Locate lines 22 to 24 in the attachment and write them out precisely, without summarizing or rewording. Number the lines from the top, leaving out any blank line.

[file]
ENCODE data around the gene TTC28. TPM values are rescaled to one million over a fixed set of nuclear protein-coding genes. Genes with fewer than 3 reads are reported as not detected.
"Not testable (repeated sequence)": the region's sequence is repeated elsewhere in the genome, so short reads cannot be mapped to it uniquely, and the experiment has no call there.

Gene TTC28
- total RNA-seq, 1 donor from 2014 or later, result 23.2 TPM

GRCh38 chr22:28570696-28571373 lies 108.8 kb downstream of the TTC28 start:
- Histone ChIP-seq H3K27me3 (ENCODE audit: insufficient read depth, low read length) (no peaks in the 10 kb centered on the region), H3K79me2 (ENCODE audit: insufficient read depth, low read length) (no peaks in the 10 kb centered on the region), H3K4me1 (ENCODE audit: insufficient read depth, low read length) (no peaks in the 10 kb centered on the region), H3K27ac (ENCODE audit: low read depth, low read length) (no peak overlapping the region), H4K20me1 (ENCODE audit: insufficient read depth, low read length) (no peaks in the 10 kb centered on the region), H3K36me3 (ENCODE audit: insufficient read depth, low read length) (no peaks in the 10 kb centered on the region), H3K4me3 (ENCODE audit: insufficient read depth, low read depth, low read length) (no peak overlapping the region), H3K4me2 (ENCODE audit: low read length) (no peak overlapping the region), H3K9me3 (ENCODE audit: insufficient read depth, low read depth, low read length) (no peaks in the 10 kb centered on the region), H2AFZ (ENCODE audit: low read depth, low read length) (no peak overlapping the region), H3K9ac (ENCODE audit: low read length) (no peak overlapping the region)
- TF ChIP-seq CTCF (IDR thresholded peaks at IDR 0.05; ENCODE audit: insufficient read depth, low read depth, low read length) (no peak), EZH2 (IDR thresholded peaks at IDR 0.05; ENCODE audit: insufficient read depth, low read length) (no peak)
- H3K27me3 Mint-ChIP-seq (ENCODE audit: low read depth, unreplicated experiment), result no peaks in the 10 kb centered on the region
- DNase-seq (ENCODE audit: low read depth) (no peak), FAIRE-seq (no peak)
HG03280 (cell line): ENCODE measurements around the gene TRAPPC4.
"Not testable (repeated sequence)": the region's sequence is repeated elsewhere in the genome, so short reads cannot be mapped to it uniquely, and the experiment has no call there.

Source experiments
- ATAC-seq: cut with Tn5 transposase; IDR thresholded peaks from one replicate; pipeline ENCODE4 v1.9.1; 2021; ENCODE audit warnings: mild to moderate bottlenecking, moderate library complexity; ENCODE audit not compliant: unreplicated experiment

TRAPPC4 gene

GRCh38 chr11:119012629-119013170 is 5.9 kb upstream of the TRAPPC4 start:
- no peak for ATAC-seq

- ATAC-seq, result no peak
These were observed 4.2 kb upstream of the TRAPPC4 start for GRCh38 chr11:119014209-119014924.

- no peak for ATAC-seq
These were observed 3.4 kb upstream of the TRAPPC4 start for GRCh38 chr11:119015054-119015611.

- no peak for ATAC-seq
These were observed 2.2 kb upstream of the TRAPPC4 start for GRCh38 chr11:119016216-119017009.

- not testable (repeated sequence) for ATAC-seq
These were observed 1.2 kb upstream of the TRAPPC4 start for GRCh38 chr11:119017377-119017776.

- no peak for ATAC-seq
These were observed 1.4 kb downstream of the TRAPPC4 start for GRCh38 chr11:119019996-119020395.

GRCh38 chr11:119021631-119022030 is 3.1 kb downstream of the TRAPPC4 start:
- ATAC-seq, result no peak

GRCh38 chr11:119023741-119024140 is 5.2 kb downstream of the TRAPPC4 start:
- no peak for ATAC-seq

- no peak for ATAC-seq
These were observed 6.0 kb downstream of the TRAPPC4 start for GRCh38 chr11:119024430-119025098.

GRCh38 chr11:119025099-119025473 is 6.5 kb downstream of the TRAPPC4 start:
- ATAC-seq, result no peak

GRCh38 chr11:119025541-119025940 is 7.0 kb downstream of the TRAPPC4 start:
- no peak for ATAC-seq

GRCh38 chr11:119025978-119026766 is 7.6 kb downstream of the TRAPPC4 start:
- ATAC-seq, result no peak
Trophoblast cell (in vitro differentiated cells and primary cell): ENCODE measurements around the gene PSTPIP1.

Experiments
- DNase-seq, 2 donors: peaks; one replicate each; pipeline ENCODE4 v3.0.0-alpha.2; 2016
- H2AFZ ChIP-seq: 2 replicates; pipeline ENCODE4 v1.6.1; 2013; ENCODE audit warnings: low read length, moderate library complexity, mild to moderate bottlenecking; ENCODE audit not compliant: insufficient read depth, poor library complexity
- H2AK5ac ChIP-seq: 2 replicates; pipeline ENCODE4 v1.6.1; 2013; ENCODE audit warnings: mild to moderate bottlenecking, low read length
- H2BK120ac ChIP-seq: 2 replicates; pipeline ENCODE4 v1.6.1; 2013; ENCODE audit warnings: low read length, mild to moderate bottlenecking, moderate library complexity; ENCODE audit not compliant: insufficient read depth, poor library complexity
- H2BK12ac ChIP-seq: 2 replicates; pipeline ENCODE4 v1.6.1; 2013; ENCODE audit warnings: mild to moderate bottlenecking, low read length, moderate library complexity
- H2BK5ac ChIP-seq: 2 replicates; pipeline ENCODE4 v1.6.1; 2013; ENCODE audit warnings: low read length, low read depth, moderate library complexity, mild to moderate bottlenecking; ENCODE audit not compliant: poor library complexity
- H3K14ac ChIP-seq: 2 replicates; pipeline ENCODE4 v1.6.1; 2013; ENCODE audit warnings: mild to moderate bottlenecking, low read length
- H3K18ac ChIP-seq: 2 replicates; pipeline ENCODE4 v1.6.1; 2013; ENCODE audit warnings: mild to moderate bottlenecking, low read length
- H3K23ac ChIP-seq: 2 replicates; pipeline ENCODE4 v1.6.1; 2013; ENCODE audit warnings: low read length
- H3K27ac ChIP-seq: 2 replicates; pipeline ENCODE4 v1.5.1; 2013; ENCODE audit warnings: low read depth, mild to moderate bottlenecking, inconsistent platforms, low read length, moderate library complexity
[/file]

These were observed 2.2 kb upstream of the TRAPPC4 start for GRCh38 chr11:119016216-119017009.

- not testable (repeated sequence) for ATAC-seq
These were observed 1.2 kb upstream of the TRAPPC4 start for GRCh38 chr11:119017377-119017776.